2. ^ a b The Telegraph: "Radislav Krstic: Serbian war criminal attacked in British jail", The Telegraph, 8:30AM BST 8 May 2010
  3. ^ "Radislav Krstic becomes the First Person to be Convicted of Genocide at the ICTY and is Sentenced to 46 Years Imprisonment". International Criminal Tribunal for the Former Yugoslavia. 2 August 2001.
  4. ^ a b c d e f g h i j k ICTY official site: "Trial of Radislav Krstić Transcript", icty.org, 16 October 2000.
  5. ^ Petković, M. (9 May 2010). "Krstić će tražiti premeštaj u drugi zatvor". Blic.rs.
  6. ^ a b ICTY official site: "Trial of Radislav Krstić Transcript", 17 October 2000
  7. ^ a b ICTY official site: "Trial of Radislav Krstić Transcript", 18 October 2000
  8. ^ a b ICTY official site: "Trial of Radislav Krstić Transcript", 25 October 2000"
  9. ^ ICTY official site: "ICTY Prosecution Indictment Against Zdravko Tolimir, Radivoje Miletić and Milan Gvero"
  10. ^ "Trial of Radislav Krstić". ICTY.org. 8 December 2000.
  11. ^ a b c d e ICTY official site: "Trial of Radislav Krstić Transcript", 19 October 2000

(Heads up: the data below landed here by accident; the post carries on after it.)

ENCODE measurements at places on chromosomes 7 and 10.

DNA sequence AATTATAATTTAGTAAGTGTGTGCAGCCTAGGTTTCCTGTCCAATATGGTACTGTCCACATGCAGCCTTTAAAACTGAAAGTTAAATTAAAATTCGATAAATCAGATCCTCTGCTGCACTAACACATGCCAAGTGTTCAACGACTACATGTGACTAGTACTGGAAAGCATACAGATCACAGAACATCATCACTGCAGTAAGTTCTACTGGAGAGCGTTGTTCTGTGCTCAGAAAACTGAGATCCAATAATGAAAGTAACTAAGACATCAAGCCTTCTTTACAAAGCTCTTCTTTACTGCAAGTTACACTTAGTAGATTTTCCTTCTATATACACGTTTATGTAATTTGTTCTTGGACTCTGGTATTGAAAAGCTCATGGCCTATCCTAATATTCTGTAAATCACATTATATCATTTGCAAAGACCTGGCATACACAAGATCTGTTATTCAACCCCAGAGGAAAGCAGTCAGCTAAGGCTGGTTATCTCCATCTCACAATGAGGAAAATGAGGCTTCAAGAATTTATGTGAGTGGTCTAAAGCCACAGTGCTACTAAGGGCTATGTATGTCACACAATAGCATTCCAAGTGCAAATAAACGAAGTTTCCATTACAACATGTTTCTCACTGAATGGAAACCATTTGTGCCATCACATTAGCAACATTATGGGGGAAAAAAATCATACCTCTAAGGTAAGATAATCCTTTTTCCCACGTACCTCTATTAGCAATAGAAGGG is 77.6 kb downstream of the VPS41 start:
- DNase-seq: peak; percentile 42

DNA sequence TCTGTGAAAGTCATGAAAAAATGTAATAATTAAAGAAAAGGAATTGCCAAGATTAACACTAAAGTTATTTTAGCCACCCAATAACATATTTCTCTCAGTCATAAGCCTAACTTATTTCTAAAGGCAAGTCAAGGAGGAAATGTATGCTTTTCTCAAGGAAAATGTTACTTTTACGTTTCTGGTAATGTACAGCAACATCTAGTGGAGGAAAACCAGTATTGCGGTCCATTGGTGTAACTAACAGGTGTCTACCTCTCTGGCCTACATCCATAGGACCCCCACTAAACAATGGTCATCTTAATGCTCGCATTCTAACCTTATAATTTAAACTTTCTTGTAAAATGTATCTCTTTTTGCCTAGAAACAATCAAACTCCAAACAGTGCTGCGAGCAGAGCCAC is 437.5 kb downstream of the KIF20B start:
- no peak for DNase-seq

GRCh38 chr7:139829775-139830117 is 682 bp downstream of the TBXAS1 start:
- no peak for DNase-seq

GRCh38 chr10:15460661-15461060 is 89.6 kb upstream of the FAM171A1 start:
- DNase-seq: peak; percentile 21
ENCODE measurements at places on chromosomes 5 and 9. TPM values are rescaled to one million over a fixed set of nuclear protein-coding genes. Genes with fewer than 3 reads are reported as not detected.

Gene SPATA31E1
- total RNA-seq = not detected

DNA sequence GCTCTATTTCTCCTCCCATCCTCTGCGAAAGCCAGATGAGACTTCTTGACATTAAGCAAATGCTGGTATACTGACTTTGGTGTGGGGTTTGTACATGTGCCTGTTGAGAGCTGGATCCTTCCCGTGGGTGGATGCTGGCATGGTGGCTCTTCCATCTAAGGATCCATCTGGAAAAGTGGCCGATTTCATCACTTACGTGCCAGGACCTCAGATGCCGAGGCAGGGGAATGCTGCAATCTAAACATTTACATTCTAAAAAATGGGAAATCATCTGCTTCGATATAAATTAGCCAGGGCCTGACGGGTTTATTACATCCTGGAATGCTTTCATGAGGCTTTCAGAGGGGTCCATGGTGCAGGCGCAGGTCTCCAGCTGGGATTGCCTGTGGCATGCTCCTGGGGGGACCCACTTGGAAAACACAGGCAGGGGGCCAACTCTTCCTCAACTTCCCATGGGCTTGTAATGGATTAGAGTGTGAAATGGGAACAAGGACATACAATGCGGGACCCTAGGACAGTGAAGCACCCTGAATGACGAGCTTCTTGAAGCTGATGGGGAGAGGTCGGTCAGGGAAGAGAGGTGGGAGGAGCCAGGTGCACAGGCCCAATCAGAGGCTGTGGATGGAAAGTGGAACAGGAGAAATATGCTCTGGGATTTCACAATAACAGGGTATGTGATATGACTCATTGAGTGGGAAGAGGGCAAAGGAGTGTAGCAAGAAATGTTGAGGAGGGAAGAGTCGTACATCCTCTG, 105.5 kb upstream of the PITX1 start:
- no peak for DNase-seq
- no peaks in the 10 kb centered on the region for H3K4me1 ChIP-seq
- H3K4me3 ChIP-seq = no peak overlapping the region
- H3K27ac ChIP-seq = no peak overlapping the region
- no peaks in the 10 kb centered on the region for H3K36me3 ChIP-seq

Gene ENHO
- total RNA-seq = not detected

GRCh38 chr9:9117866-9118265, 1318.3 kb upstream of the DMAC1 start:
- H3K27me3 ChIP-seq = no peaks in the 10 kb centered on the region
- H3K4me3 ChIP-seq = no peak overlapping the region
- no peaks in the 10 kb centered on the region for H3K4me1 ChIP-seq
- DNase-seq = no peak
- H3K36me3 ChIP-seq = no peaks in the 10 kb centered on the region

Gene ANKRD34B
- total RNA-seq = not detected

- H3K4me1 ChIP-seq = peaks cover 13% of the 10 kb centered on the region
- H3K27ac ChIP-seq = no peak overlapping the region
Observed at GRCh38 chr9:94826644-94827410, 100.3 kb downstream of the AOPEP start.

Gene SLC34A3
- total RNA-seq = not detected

12. ^ ICTY official site: "Trial of Vidoje Blagojević and Dragan Jokić Transcript" 13 November 2003
  13. ^ ICTY official site: "Trial of Radislav Krstić Transcript", 20 October 2000
  14. ^ ICTY official site: "Trial of Radislav Krstić Transcript" 1 November 2000
  15. ^ ICTY official site: "Statement of facts as set out by Dragan Obrenović"
  16. ^ a b ICTY official site: "Amended Indictment Against Radislav Krstić"
  17. ^ Interfax News Agency, 4 December 1998
  18. ^ "Press | International Criminal Tribunal for the former Yugoslavia". Icty.org. Retrieved 27 January 2017.
  19. ^ Karolina Wojna. "Serbski zbrodniarz wojenny gen. Radislav Krstić w więzieniu w Piotrkowie". Dzienniklodzki.pl. Retrieved 27 January 2017.